You see, I was merrily knitting along on Dulaan socks with that blue yarn in the front left. Cute little socks. Oh yeah. But the thought crossed my mind: "Would my kids go sledding in these socks?" Sledding is

*cold*, but not as cold as Mongolia. And sledding is about 2 blocks away from here, so you can practically run over to The Hill, take a couple of runs down, and run back home without even putting on a hat. And yet, the blue socks were too wimpy to function as sledding socks. What was I thinking, knitting them up for freezing Mongolian children, who don't have a warm home waiting for them 2 blocks away?So, those socks (and the accompanying pile of sock yarn) have been ditched. I discovered a skein of red heavy worsted Farm Yarn from Little Turtle Knits. This is the sort of stuff that sneers at cold weather, by golly. It's knitting up into some really righteous winter socks.

And I also discovered a pattern for socks out of Lopi Lite, right there on the suggested-patterns-for-Dulaan-list . I had some here to make a felted bag, but really, do I really

*need*yet another felted bag? Heck, no. Throw that Lopi Lite on the new, improved sock yarn pile!In the middle of the picture is a display of my sock knitting books: Sensational Socks, Twisted Sisters Sock Workbook, and Folk Socks. I also have sock patterns in several other knitting books, and a slew of back issues of Interweave Knits and Vogue Knitting that contain sock patterns. I've never used a single one of them. I always end up pulling a pattern off the internet for free.

Socktoberfest and Dulaan have me rethinking what I want to accomplish regarding sock knitting, and how I want to accomplish it. It's good to step back and look at these piles, and think "why?"

## 17 October 2006

### Tuesday Teatime

Today's teatime featured a fruit juice beverage made by Kid2 out of her Brownie Try-It book, thus completing her requirements for Make it, Eat it. This is her first completed Try-It, and she was truly excited to finish it up.

We also had angel food cake from Trader Joe's, with sides of Soy Delicious Carob Mint (fruit juice sweetened!) and enough whipped cream to cover the plate in mounds of white.

Teatime took place at the kitchen table since the dining room is currently in use for Halloween-costume-construction. I read various poems from All the Small Poems and Fourteen More by Valerie Worth. I picked out poems about skeletons, spiders, geese flying south ... various autumn images. I also chose others that had a theme that I knew the kids would enjoy (for example, Kid2 loves potatoes, so I read about potatoes). I like this book of poetry, and I think the kids do, too.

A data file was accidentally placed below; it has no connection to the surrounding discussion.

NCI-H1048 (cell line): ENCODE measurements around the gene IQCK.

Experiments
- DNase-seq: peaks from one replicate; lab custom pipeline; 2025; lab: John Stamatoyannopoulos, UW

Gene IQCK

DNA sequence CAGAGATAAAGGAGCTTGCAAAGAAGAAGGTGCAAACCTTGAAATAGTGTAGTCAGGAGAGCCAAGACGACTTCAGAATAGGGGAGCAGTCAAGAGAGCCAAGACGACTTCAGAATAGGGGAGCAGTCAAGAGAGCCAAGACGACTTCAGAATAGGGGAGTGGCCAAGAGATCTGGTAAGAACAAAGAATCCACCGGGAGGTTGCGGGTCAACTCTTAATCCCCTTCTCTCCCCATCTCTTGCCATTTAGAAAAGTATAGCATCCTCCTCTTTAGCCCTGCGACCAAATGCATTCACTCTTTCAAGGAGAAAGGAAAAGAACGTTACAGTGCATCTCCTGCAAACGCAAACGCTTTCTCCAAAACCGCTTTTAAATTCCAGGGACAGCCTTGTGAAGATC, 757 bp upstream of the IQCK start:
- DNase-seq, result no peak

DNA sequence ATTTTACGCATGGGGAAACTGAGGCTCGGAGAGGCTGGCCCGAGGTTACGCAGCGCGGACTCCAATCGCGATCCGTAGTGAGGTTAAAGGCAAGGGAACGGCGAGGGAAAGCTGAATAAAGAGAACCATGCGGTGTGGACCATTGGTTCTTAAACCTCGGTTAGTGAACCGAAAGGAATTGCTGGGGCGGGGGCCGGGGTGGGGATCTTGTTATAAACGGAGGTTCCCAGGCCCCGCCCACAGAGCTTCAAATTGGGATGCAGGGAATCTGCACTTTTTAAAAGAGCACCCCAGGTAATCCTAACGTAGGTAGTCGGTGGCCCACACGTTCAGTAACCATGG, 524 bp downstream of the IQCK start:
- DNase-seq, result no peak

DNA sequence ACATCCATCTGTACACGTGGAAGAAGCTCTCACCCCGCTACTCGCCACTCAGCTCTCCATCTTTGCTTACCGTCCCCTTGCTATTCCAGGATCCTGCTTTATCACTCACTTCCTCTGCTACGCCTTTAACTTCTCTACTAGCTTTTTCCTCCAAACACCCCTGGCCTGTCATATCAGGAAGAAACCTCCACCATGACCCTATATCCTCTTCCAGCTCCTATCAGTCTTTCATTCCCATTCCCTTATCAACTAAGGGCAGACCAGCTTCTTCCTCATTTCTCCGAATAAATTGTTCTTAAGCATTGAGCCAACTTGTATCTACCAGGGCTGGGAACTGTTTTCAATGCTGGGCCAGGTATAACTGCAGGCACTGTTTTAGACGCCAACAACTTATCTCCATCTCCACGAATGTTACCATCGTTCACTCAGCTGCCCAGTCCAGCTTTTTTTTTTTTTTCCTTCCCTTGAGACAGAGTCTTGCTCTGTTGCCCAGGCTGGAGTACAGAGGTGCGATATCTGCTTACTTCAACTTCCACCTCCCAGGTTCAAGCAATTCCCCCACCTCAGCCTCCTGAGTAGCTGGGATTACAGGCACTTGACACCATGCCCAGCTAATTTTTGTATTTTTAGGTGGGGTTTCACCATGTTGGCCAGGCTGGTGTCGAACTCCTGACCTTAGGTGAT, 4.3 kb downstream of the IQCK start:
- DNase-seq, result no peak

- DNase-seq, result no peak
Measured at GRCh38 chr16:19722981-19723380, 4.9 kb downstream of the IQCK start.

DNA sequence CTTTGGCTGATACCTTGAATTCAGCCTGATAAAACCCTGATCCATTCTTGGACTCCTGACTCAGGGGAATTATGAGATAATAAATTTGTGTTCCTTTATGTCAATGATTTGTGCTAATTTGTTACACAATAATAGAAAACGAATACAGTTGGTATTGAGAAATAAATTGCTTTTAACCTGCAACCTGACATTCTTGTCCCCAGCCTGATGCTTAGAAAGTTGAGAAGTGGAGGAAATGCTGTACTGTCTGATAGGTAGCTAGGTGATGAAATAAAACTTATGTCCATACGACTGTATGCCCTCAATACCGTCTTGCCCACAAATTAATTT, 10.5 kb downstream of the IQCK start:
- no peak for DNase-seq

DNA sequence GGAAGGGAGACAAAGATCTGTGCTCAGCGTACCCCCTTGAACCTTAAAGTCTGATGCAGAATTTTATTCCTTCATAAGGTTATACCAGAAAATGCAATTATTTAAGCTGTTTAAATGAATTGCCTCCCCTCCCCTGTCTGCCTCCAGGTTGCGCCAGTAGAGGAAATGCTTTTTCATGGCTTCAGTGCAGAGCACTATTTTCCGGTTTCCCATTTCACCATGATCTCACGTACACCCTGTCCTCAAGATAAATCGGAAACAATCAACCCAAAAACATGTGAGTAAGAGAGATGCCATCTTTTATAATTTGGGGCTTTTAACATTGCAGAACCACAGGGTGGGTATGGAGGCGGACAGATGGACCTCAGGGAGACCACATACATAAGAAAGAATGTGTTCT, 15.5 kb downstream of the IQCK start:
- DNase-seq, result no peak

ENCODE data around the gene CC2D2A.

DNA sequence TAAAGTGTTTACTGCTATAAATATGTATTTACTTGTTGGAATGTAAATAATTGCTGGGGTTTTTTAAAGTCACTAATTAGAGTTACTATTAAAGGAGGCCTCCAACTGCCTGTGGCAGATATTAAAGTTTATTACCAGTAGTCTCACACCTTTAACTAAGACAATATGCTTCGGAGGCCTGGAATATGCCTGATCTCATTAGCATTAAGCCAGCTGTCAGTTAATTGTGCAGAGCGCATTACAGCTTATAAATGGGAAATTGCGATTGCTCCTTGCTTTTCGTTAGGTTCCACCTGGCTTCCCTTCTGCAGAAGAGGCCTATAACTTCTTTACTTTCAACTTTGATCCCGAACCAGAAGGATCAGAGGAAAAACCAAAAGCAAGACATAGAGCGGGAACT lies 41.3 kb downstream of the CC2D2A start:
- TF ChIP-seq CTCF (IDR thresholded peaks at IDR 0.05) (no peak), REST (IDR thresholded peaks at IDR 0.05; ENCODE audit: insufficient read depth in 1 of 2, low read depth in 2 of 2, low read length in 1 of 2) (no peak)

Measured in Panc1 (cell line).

We also had angel food cake from Trader Joe's, with sides of Soy Delicious Carob Mint (fruit juice sweetened!) and enough whipped cream to cover the plate in mounds of white.

Teatime took place at the kitchen table since the dining room is currently in use for Halloween-costume-construction. I read various poems from All the Small Poems and Fourteen More by Valerie Worth. I picked out poems about skeletons, spiders, geese flying south ... various autumn images. I also chose others that had a theme that I knew the kids would enjoy (for example, Kid2 loves potatoes, so I read about potatoes). I like this book of poetry, and I think the kids do, too.

### Holiday from Geometry

I was going to say "Math Holiday", but that isn't accurate. We've been doing some long division, working out of RightStart Level E, and also in Murderous Maths (beloved math books that they are). And also a fair bit of real life math, including some of the mathy bits at The Magic House , which had Homeschool Day yesterday.

Kid2 is getting back into the swing of doing RightStart Level B. We've picked up right where we left off, with the introduction of the Base 10 cards. I figured we might as well pull out the Cuisenaire Base 10 block set, by golly, since that's what the cards are picturing. This set off a spate of building:

We have the wooden set. And we've discovered that you can use all the hundred flats and 10 rods to build a tower, peopled with the little ones cubes. You can even take away some of the 10 rods and retain structural integrity. But if you take off the topmost hundred flat, the tower collapses. Interesting, eh? And we also discovered that if you repeatedly knock over the tower on purpose you eventually crack one of the hundred flats, and Mommy gets all out-of-sorts and delivers a stern lecture about the number of building blocks we own which could be used for this purpose, for pete's sake, so why are we bashing around the math manipulatives? (leaving kids to wonder why Mommy was taking pictures of the tower if she was going to turn around and get all cranky about it, but that's sort of outside of the realm of "learning about math").

Kid2 is getting back into the swing of doing RightStart Level B. We've picked up right where we left off, with the introduction of the Base 10 cards. I figured we might as well pull out the Cuisenaire Base 10 block set, by golly, since that's what the cards are picturing. This set off a spate of building: